Automated manufacturing and supply chain management systems will play a key role in running the highly time-sensitive production operations at its new U.S. radioligand therapy facility, says Novartis. “The facility in Indianapolis, IN, won FDA approval to make Pluvicto—a radioligand therapy (RLT) for prostate cancer—this month. The decision will facilitate “substantial supply increases for the foreseeable future,” according to Novartis.

Radioligand therapies, as the name suggests, combine a ligand that targets markers on the tumor with a radioisotope that emits therapeutic radiation to kill the cancerous cell to which it is bound. The ultimate aim of all RLT programs is to produce a highly selective cancer therapy that is less likely to damage healthy cells than an equivalent systemic treatment.

Time sensitive

Making RLTs at commercial scale is complex, notes a spokesperson, who points out that the sensitive nature of the radioisotopes involved presents developers with a significant logistical challenge.

“A challenge unique to manufacturing radiopharmaceuticals is how quickly we must produce RLTs,” she says. “It’s an intricate process requiring not just precision but also urgency—to ensure these medicines reach the patients who need them before the radioactive material in the medicine decays.”

For Pluvicto, the active substance is lutetium vipivotide tetraxetan which has a half-life of just under seven days. This means its production and distribution have to be as efficient as possible, adds adds Novartis official.

“Safe and efficient production, delivery, and administration before the treatment decays are critically important,” she continues. “The entire RLT manufacturing process operates on a timeline of just hours and days, starting with the short window we have at the facility to move from production through to shipping, so that patients receive their medicine at the specified date and time.”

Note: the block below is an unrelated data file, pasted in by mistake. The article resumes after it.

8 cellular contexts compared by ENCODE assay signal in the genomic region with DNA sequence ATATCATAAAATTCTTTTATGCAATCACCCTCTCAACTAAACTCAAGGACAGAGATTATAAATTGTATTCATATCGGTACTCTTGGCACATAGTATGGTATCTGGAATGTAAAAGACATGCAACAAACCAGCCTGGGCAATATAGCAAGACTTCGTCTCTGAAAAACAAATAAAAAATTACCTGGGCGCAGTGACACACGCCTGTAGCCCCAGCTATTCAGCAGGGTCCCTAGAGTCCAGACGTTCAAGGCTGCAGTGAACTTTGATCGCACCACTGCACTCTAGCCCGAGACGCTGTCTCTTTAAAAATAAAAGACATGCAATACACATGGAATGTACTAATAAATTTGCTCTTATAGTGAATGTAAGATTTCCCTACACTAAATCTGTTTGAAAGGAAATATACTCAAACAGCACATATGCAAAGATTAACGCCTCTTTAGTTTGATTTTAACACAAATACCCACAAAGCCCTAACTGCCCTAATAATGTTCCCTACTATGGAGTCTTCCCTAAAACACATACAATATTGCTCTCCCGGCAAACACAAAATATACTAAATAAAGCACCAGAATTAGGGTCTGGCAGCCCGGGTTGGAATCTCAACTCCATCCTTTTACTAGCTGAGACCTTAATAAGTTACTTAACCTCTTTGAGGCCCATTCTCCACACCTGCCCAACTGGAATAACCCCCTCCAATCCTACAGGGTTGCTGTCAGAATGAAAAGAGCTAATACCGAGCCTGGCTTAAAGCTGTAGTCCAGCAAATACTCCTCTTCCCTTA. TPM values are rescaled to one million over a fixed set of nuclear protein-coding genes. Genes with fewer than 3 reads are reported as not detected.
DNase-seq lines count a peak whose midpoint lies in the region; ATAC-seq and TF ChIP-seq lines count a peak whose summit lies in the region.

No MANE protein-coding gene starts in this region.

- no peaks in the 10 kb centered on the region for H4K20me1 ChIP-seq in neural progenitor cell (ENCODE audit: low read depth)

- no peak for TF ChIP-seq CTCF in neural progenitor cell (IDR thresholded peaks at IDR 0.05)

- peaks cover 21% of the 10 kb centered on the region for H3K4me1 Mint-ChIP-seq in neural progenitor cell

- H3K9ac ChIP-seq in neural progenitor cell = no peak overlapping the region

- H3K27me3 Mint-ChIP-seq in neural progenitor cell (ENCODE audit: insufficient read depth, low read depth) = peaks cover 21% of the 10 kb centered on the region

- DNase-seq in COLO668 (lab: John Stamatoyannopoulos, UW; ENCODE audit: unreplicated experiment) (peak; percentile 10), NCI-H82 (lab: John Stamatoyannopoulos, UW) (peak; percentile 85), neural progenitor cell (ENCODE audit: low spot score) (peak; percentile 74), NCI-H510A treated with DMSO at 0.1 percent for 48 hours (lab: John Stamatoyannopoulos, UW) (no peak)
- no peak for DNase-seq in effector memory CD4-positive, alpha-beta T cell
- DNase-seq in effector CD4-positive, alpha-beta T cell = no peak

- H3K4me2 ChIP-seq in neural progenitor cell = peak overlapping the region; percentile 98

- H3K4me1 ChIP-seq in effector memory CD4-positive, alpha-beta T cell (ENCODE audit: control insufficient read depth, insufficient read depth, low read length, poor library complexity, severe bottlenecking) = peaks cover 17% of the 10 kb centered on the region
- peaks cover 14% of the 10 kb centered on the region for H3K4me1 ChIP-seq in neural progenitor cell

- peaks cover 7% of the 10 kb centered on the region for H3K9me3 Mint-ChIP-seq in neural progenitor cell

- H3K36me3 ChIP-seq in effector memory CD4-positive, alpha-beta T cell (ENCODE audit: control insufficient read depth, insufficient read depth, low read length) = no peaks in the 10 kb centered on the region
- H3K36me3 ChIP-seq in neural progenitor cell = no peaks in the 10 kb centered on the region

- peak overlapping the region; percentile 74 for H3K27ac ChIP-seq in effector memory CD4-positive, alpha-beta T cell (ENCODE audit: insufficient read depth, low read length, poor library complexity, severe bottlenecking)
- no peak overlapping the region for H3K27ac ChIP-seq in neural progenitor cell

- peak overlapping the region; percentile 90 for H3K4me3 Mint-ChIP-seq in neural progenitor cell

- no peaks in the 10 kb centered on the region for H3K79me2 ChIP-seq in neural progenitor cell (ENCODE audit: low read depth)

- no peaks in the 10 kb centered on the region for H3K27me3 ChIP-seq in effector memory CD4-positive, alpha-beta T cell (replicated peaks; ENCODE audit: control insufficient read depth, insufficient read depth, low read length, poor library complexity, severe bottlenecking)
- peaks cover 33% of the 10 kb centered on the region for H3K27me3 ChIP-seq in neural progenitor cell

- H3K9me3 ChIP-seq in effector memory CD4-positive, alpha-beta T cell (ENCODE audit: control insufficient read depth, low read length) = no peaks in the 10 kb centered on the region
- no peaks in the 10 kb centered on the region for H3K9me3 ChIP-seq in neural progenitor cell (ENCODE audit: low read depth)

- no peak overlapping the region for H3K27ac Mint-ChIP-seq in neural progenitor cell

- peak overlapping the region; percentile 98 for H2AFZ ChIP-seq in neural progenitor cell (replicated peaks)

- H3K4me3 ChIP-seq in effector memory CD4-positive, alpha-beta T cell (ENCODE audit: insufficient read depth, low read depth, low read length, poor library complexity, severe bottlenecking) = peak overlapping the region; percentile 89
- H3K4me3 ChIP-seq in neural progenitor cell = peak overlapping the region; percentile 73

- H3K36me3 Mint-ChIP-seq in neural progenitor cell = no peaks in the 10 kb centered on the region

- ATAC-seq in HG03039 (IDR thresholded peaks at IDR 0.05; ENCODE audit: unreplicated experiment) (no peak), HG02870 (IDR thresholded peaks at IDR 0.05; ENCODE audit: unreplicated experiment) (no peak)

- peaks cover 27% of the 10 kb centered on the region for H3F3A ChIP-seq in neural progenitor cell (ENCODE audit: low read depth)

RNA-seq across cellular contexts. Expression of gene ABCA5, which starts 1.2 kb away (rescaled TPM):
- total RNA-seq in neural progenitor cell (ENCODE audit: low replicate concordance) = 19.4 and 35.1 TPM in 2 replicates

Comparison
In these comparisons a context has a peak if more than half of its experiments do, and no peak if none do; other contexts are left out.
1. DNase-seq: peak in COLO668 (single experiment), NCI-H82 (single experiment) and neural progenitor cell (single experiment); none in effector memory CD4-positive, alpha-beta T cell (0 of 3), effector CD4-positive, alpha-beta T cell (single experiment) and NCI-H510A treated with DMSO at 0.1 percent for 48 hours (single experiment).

To that end, supply chain management, manufacturing, and distribution operations at the Indianapolis facility have been automated, according to Novartis, who says implementation of the systems involved was informed by experience gained at other RLT plants.

“We’ve taken learnings from our first three sites—Millburn, NJ, Ivrea, Italy, and Zaragoza, Spain—and we are expanding numerous aspects of our capabilities to serve more patients starting with our facility in Indianapolis.”

Novartis’ investment in automated production technology also gives it the option to increase output.

“Our Indianapolis facility was purpose-built from the ground up to manufacture RLTs now and into the future. The facility includes space for continued line expansion including plans for fully automated lines, a first for the radiopharmaceutical industry,” says the spokesperson. “Automated lines will optimize our production capacity and prepare for future increased demand for RLTs.”

And extra capacity may well be important for Novartis going forward. In addition to Pluvicto, the drug maker has another approved product—Lutathera for neuroendocrine tumors—as well as more than 15 clinical trials of RLTs underway.

In related news, Novartis has announced plans to expand manufacturing capabilities and build additional RLT supply facilities in Sasayama, Japan, and Haiyan, Zhejiang, China.

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